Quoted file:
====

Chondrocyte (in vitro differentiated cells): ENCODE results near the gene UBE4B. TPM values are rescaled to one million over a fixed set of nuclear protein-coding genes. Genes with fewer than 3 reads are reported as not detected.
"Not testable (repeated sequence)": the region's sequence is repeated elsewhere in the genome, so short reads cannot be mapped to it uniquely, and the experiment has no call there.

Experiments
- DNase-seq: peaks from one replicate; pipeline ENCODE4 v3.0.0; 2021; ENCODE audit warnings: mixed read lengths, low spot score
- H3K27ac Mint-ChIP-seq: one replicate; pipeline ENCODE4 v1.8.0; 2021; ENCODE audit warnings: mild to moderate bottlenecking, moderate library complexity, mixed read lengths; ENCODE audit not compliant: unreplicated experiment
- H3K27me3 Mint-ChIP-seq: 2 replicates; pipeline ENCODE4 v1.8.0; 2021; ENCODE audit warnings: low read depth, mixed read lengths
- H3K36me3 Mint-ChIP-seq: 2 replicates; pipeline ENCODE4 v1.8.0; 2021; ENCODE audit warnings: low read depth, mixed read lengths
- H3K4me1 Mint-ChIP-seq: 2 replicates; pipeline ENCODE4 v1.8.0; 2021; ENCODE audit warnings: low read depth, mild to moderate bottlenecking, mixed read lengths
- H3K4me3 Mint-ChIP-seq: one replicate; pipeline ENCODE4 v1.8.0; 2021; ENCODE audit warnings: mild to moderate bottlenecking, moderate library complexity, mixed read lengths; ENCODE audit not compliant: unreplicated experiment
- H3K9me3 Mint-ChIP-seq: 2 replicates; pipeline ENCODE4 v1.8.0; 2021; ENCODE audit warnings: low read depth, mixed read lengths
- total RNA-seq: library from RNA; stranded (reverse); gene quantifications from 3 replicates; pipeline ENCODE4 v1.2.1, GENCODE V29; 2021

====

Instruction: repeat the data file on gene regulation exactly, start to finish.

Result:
Chondrocyte (in vitro differentiated cells): ENCODE results near the gene UBE4B. TPM values are rescaled to one million over a fixed set of nuclear protein-coding genes. Genes with fewer than 3 reads are reported as not detected.
"Not testable (repeated sequence)": the region's sequence is repeated elsewhere in the genome, so short reads cannot be mapped to it uniquely, and the experiment has no call there.

Experiments
- DNase-seq: peaks from one replicate; pipeline ENCODE4 v3.0.0; 2021; ENCODE audit warnings: mixed read lengths, low spot score
- H3K27ac Mint-ChIP-seq: one replicate; pipeline ENCODE4 v1.8.0; 2021; ENCODE audit warnings: mild to moderate bottlenecking, moderate library complexity, mixed read lengths; ENCODE audit not compliant: unreplicated experiment
- H3K27me3 Mint-ChIP-seq: 2 replicates; pipeline ENCODE4 v1.8.0; 2021; ENCODE audit warnings: low read depth, mixed read lengths
- H3K36me3 Mint-ChIP-seq: 2 replicates; pipeline ENCODE4 v1.8.0; 2021; ENCODE audit warnings: low read depth, mixed read lengths
- H3K4me1 Mint-ChIP-seq: 2 replicates; pipeline ENCODE4 v1.8.0; 2021; ENCODE audit warnings: low read depth, mild to moderate bottlenecking, mixed read lengths
- H3K4me3 Mint-ChIP-seq: one replicate; pipeline ENCODE4 v1.8.0; 2021; ENCODE audit warnings: mild to moderate bottlenecking, moderate library complexity, mixed read lengths; ENCODE audit not compliant: unreplicated experiment
- H3K9me3 Mint-ChIP-seq: 2 replicates; pipeline ENCODE4 v1.8.0; 2021; ENCODE audit warnings: low read depth, mixed read lengths
- total RNA-seq: library from RNA; stranded (reverse); gene quantifications from 3 replicates; pipeline ENCODE4 v1.2.1, GENCODE V29; 2021